- Joel Rodgers
A recent boxing event in downtown Shreveport brought with it a man whose called several memorable fights in boxing history. Probably number 1 on that list, a fight that happened Dec. 25, 1985 — in Russia.
The Rocky Balboa-Ivan Drago fight took place on Christmas Day. The heavy favorite Ivan Drago dominated the fight until late in the bout. With moments left in the final round, Rocky Balboa was able to knock out the unbeatable Russian and avenge the death of friend Apollo Creed.
The man who called the famous fight almost thirty-five years ago was recently in Shreveport, and we had to talk to him. His name…. Barry Tompkins, and he’s called some of the most memorable fights in boxing history.
If you watched Showtime’s ShoBox: The New Generation, you’ve saw Barry Tompkins, a well-known, Hall of Fame sportscaster. Tompkins has been in the game over 40 years and is better known for his work as a boxing commentator, but he has covered football and other sports.
He made his acting debut in 1985, when he portrayed a USA Network sportscaster during the Rocky Balboa–Ivan Drago fight in Rocky IV. A fight that seemed real earlier in this article.
“The Russian is cut, and it’s a bad cut!”
“A few cheers now for Rocky Balboa, suddenly Moscow is pro-Rocky!”
A couple of the lines delivered by Barry Tompkins in Rocky IV (1985)
Tompkins tells RSHV he enjoys calling live games/events over being in a movies because of “having to do the same line 15 times.” — Makes sense to us.
He worked for the ESPN network, where he did play-by-play on Thursday Night Fights alongside Al Bernstein. He also did college basketball, The French Open and many other tennis tournaments, the Tour De France, World Track and Field and Swimming and Diving Championships as well as the World Gymnastics Championships. During that time he continued to be “The Voice” of Pac 10 (now 12) Conference football for various syndicators.
Tompkins was born and raised in San Francisco. He began his broadcasting career as a writer and producer for San Francisco radio station KCBS in 1965, before being hired as sports director at the local CBS television affiliate, KPIX-TV. Since then he has spent five years at NBC, ten years at HBO, eight years at ESPN, and the past fourteen years at Fox Sports.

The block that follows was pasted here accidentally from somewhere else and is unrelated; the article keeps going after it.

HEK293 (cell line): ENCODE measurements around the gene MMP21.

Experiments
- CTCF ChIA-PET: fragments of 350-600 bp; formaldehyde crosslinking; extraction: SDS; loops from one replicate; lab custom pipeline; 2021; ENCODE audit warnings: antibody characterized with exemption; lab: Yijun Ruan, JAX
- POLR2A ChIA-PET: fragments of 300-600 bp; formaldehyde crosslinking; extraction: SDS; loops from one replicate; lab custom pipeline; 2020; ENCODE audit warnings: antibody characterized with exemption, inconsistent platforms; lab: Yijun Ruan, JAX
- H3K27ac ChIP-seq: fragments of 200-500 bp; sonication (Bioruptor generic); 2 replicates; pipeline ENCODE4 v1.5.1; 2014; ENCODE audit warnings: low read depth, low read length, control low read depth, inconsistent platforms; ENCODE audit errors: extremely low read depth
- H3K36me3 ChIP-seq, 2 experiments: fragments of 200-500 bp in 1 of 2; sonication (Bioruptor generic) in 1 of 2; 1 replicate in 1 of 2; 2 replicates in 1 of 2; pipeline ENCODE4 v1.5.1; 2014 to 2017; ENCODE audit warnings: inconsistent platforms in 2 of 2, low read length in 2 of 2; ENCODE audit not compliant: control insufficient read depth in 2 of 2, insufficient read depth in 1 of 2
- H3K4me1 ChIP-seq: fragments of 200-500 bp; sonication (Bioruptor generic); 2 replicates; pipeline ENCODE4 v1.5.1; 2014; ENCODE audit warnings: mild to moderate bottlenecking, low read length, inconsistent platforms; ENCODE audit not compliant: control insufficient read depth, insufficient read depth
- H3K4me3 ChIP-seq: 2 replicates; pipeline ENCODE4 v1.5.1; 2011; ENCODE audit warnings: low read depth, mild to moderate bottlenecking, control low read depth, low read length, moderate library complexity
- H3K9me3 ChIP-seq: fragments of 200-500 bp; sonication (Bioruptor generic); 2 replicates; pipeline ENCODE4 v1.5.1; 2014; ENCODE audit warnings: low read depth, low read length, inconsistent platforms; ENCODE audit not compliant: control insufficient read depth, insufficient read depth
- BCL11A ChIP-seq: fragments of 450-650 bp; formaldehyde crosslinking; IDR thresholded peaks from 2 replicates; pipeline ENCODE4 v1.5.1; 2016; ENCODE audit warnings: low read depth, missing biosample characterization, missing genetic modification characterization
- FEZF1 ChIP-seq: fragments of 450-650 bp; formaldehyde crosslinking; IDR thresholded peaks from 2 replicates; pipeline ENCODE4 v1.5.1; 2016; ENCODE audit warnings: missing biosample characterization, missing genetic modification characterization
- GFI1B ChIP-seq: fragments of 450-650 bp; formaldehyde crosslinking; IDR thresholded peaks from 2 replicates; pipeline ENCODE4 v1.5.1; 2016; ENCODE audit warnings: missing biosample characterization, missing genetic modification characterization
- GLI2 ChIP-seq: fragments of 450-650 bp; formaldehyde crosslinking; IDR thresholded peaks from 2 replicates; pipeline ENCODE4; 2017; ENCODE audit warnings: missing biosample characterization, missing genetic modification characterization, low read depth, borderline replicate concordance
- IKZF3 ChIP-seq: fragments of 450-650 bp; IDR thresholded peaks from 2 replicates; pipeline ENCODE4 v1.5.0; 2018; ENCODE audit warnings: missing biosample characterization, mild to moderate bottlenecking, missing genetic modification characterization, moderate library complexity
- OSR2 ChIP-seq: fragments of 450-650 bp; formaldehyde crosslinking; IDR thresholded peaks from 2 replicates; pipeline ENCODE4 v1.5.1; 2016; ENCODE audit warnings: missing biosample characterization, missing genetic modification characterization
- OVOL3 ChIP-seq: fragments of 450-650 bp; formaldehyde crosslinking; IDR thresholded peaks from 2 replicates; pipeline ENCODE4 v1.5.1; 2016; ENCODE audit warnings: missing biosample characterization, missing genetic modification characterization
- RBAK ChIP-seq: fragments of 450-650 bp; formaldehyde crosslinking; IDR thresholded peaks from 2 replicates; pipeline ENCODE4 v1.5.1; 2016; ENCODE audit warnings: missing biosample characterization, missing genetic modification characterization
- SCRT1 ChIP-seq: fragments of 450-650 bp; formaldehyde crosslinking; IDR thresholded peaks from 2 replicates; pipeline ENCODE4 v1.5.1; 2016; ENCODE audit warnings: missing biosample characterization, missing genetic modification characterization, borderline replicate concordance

At HBO, Tompkins came into much greater national prominence alongside Larry Merchant and Sugar Ray Leonard as a member of the HBO Boxing show’s team. He called fights at HBO for many years and some of his commentaries became famous, such as his call when Alexis Argüello was hurt by Aaron Pryorin round fourteen of their Battle of the Champions (Arguello…oh! Arguello is hurt!!), when Héctor Camacho was buckled by Edwin Rosario in round five of their fight (Camacho had never been hurt before!) and when Mike Tyson won the WBC world Heavyweight title with a second-round knockout of Trevor Berbick(And we have a new era in boxing.). In 1992, he won the Sam Taub Award for excellence in boxing broadcasting journalism. Tompkins also co-hosted HBO’s baseball program, Race for the Pennant.
In 1995 Tompkins left ESPN to join Fox Sports as the play-by-play announcer of Sunday Night Fights, and he traveling through the United States alongside Sean O’ Grady and Rich Marotta. Tompkins continued as the lead play-by—play commentator of FSN’s coverage of Pac-12 football with Petros Papadakis and basketball with Dan Belluomini, Marques Johnson, Don McClean and Ernie Kent through 2011. He also commentated much of FSN’s poker coverage, including the Aussie Millions and Poker Dome Challenge. .
The WAC Sports Network folded after 2011 allowing Tompkins to become a free agent in terms of college football sports broadcasting for 2012. He was hired by the Mountain West Conference to serve as their #1 play-by-play broadcaster for the new MWC regional package on Time Warner Cable SportsNet (started after Mtn folded after spring 2012). He was assigned Jay Leeuwenburg as his color analyst.
Tompkins joined Showtime Sports on February 18, 2012, as blow-by-blow voice of the network’s ShoBox series and ShoExtreme series with veteran analyst Steve Farhood.
He continues to do college football and basketball for Time-Warner Network and Comcast.
Tompkins was recently in Shreveport, Louisiana calling fights for ShoBox: The New Generation.